MJA Executive Committee member Danny Buckland on the synergy of science and journalism.
Journalism and science are made for each other; a mission to discover combined with a desire to enlighten. Or, there’s a hungry public out there waiting to hear about your research.
Young scientists now have a broad range of options if they want to get their work to a wider audience, as a one-off or to pursue science journalism. You can tweet, blog, vlog, podcast and write about your work to outlets that are keen for content.
Your first steps can be to connect with specialist journalists who are comfortable writing about science, and local journalists who have a mandate to promote and celebrate the efforts of people from their area.
MJA journalists regularly attend Sense About Science’s Voice of Young Science annual media workshops to help boil off some of the myths and misunderstandings. At the 2019 event, held at Warwick University, I outlined how collaborating with a journalist is not a step into the abyss.
The audience of early career researchers had tough questions and challenges but I was able to highlight that publicising their work can be a route to research funds, greater academic support and professional recognition as well as a future career in journalism or academic writing.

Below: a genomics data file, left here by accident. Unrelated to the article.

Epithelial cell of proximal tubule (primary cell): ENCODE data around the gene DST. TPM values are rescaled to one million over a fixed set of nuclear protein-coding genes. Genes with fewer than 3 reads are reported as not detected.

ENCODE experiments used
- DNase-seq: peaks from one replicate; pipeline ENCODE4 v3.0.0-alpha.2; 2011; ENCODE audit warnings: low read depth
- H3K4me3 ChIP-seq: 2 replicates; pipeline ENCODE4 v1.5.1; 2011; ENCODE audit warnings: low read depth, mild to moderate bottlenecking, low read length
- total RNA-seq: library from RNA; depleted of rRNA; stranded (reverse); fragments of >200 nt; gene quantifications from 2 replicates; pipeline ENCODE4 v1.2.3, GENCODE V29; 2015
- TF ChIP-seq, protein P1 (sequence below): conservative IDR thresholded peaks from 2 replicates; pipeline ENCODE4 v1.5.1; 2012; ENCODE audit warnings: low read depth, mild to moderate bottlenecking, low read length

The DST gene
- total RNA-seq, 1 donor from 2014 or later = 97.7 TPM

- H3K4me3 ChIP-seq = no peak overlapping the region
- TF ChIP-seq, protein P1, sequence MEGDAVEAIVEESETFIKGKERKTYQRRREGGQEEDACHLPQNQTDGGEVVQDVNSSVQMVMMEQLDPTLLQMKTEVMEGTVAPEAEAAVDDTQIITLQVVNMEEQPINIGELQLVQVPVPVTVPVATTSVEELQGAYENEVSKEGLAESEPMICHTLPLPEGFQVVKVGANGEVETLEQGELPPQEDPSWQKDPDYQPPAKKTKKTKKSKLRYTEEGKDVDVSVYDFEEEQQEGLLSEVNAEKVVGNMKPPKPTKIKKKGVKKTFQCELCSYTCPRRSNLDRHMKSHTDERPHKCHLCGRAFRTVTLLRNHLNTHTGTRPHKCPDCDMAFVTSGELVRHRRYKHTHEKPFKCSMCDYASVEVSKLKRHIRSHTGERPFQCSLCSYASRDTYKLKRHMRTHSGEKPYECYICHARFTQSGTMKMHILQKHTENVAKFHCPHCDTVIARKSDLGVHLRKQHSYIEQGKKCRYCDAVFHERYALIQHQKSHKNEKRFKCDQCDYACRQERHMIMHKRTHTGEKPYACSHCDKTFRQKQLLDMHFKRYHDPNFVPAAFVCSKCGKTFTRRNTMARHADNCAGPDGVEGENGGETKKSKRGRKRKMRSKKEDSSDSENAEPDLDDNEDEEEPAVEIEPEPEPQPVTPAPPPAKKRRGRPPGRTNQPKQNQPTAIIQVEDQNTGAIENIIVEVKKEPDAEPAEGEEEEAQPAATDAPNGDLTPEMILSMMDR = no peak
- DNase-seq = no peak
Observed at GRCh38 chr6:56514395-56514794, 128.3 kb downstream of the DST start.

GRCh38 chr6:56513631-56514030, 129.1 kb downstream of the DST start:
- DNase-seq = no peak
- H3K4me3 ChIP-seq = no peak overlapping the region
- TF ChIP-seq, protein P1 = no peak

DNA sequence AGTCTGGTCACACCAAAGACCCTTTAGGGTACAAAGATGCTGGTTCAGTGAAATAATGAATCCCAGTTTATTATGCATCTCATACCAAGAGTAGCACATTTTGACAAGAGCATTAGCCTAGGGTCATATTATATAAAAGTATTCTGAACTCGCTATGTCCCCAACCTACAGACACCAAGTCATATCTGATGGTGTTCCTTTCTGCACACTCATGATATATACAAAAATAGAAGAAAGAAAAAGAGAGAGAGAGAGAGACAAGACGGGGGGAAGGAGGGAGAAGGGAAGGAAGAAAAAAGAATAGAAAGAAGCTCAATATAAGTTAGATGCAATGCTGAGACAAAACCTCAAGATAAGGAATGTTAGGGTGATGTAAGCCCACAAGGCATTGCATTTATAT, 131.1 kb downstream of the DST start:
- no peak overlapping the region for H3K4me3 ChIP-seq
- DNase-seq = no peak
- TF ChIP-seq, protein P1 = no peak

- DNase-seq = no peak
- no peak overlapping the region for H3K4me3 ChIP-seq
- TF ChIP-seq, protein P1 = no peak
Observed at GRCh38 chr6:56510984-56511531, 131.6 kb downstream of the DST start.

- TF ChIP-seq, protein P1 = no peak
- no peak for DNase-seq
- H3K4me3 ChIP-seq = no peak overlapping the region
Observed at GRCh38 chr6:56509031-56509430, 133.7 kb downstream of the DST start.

Tips for young scientists
Initial contact with a journalist may be difficult; emails may go unanswered and your great work ignored but it is worth persisting. My basic advice is:
- Frame your research story succinctly – not everyone is comfortable précising hard laboratory and library slog into ten paragraphs but it is the only way to grab interest. Approach it as an exercise it telling a non-science friend what you were doing.
- Think about the audience you are writing for and use appropriate language.
- Do some research on the publication/outlet; what length do their stories/content run to?
- Look for journalists who have written in your field of research. They are more likely to respond and could even give you advice on shaping your story.
Fresh content is the lifeblood of journalism; you have that content.